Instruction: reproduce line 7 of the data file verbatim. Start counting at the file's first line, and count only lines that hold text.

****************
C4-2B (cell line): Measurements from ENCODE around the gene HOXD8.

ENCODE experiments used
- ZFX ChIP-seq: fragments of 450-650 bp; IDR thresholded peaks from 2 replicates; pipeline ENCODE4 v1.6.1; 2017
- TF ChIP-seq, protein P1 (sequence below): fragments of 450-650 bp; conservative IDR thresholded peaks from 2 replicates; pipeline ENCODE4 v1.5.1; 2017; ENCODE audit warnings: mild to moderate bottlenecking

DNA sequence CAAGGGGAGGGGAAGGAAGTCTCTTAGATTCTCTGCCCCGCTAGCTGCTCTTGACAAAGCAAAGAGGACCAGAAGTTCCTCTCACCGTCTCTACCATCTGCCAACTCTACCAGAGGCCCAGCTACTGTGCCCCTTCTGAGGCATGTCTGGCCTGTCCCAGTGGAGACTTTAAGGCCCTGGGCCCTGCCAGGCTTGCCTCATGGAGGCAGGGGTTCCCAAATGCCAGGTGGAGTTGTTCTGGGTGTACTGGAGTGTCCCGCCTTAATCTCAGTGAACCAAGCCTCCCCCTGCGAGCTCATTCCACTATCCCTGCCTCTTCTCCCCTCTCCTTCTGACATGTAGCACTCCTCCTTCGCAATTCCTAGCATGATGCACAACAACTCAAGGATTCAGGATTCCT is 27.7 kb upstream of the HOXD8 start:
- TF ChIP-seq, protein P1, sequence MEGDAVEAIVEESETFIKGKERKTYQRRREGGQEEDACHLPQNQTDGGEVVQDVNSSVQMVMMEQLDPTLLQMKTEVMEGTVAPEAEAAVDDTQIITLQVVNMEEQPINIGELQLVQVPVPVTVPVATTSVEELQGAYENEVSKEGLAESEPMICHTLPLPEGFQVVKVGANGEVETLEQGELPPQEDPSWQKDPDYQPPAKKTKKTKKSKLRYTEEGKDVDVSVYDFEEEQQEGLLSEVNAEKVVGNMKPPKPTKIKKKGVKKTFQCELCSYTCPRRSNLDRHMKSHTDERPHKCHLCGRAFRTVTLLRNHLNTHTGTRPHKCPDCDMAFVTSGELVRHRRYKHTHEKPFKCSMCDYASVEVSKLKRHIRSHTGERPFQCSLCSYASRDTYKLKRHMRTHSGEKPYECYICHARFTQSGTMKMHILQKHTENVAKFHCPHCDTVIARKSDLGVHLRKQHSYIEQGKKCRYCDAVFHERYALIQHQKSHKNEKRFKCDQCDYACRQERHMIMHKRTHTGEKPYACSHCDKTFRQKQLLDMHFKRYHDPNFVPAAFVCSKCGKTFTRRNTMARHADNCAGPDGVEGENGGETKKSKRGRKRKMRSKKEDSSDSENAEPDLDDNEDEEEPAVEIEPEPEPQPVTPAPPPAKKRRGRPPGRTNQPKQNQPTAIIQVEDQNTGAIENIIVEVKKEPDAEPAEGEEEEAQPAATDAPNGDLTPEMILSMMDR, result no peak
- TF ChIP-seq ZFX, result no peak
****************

- TF ChIP-seq ZFX, result no peak